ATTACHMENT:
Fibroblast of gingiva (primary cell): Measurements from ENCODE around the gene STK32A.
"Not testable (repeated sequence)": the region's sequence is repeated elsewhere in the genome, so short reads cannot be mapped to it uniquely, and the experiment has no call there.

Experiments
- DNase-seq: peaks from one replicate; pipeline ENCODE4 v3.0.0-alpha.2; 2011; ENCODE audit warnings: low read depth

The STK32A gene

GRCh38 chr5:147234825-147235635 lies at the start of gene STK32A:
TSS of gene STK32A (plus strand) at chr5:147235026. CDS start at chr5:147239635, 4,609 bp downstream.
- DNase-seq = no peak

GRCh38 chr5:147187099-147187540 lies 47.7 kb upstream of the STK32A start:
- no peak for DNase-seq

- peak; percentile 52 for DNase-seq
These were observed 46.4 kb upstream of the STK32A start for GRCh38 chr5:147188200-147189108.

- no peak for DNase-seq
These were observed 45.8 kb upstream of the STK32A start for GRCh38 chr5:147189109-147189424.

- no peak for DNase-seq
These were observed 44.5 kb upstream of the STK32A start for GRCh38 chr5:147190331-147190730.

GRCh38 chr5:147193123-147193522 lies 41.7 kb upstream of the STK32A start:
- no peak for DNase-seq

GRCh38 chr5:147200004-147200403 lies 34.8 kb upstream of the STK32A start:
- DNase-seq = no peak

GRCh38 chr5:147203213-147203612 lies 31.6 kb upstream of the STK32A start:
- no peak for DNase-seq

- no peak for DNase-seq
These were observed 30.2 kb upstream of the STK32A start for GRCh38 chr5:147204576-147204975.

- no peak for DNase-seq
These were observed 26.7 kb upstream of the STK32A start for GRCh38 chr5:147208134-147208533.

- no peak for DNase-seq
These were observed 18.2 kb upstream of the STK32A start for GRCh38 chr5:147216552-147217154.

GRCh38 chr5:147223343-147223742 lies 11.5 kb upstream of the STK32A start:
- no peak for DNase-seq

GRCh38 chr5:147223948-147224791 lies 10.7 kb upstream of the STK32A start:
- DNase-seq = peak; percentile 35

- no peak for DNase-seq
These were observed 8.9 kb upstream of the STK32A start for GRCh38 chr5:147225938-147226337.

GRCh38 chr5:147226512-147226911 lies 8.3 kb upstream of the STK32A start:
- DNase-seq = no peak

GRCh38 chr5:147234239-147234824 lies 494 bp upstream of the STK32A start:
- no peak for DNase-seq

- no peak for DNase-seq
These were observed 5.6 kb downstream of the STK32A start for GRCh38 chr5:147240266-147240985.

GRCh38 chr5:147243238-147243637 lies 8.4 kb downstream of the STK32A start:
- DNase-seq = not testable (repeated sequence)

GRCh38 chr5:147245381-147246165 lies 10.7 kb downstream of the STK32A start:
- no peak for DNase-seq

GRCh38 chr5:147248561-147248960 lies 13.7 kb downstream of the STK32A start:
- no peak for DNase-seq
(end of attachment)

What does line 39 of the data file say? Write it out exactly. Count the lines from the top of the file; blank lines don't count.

- no peak for DNase-seq